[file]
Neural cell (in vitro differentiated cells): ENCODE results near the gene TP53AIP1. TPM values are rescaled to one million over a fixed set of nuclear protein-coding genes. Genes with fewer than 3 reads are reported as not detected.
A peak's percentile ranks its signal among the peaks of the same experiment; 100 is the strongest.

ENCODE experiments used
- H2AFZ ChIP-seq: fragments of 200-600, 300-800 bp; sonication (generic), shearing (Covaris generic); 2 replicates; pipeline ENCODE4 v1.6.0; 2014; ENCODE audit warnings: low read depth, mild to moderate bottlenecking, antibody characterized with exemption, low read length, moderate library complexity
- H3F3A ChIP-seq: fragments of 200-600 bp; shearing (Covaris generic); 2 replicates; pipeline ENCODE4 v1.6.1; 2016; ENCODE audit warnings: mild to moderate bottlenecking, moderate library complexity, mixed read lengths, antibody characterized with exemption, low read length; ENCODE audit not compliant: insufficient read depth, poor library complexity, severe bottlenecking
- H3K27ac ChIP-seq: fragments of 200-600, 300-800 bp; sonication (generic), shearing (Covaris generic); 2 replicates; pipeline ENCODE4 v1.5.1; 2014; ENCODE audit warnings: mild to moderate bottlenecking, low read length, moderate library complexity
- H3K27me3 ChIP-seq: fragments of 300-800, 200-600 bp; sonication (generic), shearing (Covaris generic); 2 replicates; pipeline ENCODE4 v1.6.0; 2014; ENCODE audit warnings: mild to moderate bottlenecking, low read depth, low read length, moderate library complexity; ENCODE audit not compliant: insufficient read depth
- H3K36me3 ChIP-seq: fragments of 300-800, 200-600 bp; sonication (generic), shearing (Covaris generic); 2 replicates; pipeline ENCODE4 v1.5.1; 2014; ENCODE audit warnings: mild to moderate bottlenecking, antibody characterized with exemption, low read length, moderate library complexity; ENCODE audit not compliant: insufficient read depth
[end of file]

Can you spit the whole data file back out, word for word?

Neural cell (in vitro differentiated cells): ENCODE results near the gene TP53AIP1. TPM values are rescaled to one million over a fixed set of nuclear protein-coding genes. Genes with fewer than 3 reads are reported as not detected.
A peak's percentile ranks its signal among the peaks of the same experiment; 100 is the strongest.

ENCODE experiments used
- H2AFZ ChIP-seq: fragments of 200-600, 300-800 bp; sonication (generic), shearing (Covaris generic); 2 replicates; pipeline ENCODE4 v1.6.0; 2014; ENCODE audit warnings: low read depth, mild to moderate bottlenecking, antibody characterized with exemption, low read length, moderate library complexity
- H3F3A ChIP-seq: fragments of 200-600 bp; shearing (Covaris generic); 2 replicates; pipeline ENCODE4 v1.6.1; 2016; ENCODE audit warnings: mild to moderate bottlenecking, moderate library complexity, mixed read lengths, antibody characterized with exemption, low read length; ENCODE audit not compliant: insufficient read depth, poor library complexity, severe bottlenecking
- H3K27ac ChIP-seq: fragments of 200-600, 300-800 bp; sonication (generic), shearing (Covaris generic); 2 replicates; pipeline ENCODE4 v1.5.1; 2014; ENCODE audit warnings: mild to moderate bottlenecking, low read length, moderate library complexity
- H3K27me3 ChIP-seq: fragments of 300-800, 200-600 bp; sonication (generic), shearing (Covaris generic); 2 replicates; pipeline ENCODE4 v1.6.0; 2014; ENCODE audit warnings: mild to moderate bottlenecking, low read depth, low read length, moderate library complexity; ENCODE audit not compliant: insufficient read depth
- H3K36me3 ChIP-seq: fragments of 300-800, 200-600 bp; sonication (generic), shearing (Covaris generic); 2 replicates; pipeline ENCODE4 v1.5.1; 2014; ENCODE audit warnings: mild to moderate bottlenecking, antibody characterized with exemption, low read length, moderate library complexity; ENCODE audit not compliant: insufficient read depth